A displacement sensor 112 detects movement of the stylus 104 above the surface 106 and provides a signal that is related to a measured property of the sample surface, for example the shape of the sample surface. The output of the displacement sensor is sent to an AFM control/computer system 116 as is well known in the art. The control system 116 outputs scan and control signals to the XYZ actuator 100. AFMs are usually operated in a mode that attempts to maintain (and often minimize) a constant tracking force between the stylus 104 and the sample surface 106. This is usually accomplished by arranging a feedback loop to keep the output of the displacement sensor constant as the XYZ actuator scans the probe, and therefore the stylus, over an area of interest on the sample surface. To maintain the constant tracking force, the Z portion of the XYZ actuator 100 is raised up and down. In the current invention, this vertical motion is accomplished by either the Z portion of the XYZ actuator or the balanced momentum probe holder 114, or both, by raising or lowering the stylus 104 relative to the sample surface 106.
The displacement sensor 112 includes a laser and a photodetector, both of which will be discussed in detail below in connection with FIGS. 8 and 9. Signals from the displacement sensor 112 may, for example, be used to determine the deflection, oscillation amplitude, frequency, or phase or similar parameter of the cantilever 102 and stylus 104 when they are moving in proximity or in contact with the sample surface 106. An image-display device 118, operatively connected to the personal computer 116, is able to display video images in response to a signal from the personal computer 116. The computer also typically stores the sample images for later viewing and analysis.
FIG. 2 is a side view illustrating the balanced momentum probe holder 114 of the present invention mounted on the XYZ actuator 100, in the form of a scanning tube as is referred to by this assignee as a Dimension tube scanner. The XYZ actuator 100 is a standard piezo tube scanner and includes a conventional XY actuator 120 consisting of cylindrical X and Y piezo elements and a Z actuator 122 consisting of a cylindrical Z piezo element. XY actuator 120 is adapted to move the stylus 104 relative to the sample surface 106 in the “X” and “Y” directions. Z actuator 122 is adapted to move the stylus 104 relative to the sample surface 106 in the “Z” (i.e., height) direction. The balanced momentum probe holder 114 is mounted on the lower end of Z actuator 122.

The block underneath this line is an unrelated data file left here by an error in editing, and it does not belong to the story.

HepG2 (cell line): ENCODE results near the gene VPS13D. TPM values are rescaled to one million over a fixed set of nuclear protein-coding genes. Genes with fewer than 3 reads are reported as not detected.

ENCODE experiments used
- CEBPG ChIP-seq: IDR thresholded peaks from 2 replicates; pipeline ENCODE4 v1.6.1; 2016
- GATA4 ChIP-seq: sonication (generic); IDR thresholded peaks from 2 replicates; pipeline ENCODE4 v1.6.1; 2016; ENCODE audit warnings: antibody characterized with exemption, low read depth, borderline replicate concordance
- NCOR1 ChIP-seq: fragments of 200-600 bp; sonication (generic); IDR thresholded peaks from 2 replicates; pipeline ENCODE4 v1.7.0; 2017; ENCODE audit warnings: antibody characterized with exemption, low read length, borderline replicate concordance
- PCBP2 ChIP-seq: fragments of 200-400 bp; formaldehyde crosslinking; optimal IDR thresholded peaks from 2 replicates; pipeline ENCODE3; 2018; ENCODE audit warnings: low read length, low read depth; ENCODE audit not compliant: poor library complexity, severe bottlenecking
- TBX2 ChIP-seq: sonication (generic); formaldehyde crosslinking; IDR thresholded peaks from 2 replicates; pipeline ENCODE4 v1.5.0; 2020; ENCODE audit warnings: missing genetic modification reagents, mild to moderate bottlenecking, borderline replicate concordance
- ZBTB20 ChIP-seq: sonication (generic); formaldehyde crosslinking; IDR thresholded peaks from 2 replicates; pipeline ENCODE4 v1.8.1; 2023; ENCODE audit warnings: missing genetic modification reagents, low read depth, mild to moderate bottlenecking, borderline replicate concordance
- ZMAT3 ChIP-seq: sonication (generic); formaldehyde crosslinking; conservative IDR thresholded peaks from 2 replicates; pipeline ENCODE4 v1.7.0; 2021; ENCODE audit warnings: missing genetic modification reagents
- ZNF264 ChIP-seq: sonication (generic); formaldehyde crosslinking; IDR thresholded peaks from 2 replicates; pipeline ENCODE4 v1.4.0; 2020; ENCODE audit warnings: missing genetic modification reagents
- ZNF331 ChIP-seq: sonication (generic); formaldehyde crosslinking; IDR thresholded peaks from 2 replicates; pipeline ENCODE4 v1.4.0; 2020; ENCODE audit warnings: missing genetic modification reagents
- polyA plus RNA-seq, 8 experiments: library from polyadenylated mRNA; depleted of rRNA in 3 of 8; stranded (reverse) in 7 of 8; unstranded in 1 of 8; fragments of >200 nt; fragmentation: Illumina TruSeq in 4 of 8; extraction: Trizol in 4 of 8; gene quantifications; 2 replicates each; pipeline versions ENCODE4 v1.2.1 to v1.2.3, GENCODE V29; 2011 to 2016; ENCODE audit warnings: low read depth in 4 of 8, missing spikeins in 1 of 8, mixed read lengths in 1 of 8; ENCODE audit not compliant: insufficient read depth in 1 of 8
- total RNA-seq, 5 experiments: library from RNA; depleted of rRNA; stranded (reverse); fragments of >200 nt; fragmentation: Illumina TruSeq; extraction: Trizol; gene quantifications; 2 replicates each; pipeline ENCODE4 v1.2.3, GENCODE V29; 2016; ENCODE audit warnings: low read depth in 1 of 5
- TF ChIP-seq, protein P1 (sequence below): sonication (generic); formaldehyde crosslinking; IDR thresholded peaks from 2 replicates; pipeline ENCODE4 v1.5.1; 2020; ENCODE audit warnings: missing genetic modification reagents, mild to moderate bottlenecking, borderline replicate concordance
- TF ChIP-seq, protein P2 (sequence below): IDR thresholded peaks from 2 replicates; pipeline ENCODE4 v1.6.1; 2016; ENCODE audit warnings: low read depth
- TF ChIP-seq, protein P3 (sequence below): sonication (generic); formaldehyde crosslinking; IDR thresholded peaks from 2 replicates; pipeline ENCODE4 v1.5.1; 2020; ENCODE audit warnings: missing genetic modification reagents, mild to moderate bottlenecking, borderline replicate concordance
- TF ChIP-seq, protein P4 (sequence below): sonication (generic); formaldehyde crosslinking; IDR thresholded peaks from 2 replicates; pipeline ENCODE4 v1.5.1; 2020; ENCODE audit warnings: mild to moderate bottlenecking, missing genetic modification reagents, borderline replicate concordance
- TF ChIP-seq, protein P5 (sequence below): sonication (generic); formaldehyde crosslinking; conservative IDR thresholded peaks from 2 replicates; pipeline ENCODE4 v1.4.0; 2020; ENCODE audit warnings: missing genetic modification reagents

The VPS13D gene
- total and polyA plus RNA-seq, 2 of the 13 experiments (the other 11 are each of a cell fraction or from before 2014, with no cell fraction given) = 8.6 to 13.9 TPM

FIG. 3 is a schematic of another embodiment of an XYZ actuator 100A, in the form of a flexure, referred to by this assignee as a Dimension Metrology scanner with which the inventive probe holder 114 may be used. Components of a preferred embodiment of XY actuator 120A include an X actuator 124 and a Y actuator 126. A Z actuator 122A is mounted on Y actuator 126, Y actuator 126 is mounted on X actuator 124, and X actuator 124 is mounted on a connector 128, for connecting the XYZ actuators 124, 126, and 122A to an apparatus for characterizing a surface of a sample.
The balanced momentum probe holder 114 is mounted on the lower end of the Z actuator 122A. Each of the X, Y and Z actuators 124, 126, and 122A includes a respective piezo element or stack 130, 132, 134 mounted within respective flexures for moving the probe holder 114 relative to the sample surface as is standard. For this purpose, the X direction actuator piezo stack 130 and the Y direction actuator piezo stack 132, are each diagonally mounted respectively within their X, Y flexures 124, 126 while the Z direction piezo stack 134 is mounted in the Z direction within its flexure 122A as shown. In operation, a respective piezo element or stack 130, 132, 134 is energized, causing such piezo stack 130, 132 and/or 134 to expand or contract, bending its respective flexures for moving the balanced momentum probe holder 114 relative to the surface 106 of the sample 108.
FIGS. 4 and 5 depict the Z actuator 122 of the piezo tube scanner as an elongated, hollow tube of conventional Z piezo material. A lower end portion 136 of the Z actuator 122 includes a plurality of pins 138 extending away from the end portion 136 of the Z actuator 122. The novel balanced momentum probe holder 114 includes a base or holder 140 which defines a corresponding plurality of apertures, or sockets, 142 dimensioned for receiving the pins 138 and for operatively connecting the Z actuator 122 and the base 140 together. Further in this regard and referring to FIG. 5, the base 140 defines a central, open portion 172 through which other components 146, 154 (described in detail below) of the probe holder 114 pass. Still further, the end portion 136 of the Z actuator 122 preferably includes a corresponding central, open portion 174 into which the probe holder 114 is disposed when actuator 100 is joined to the balanced momentum holder 114, as shown in FIG. 5.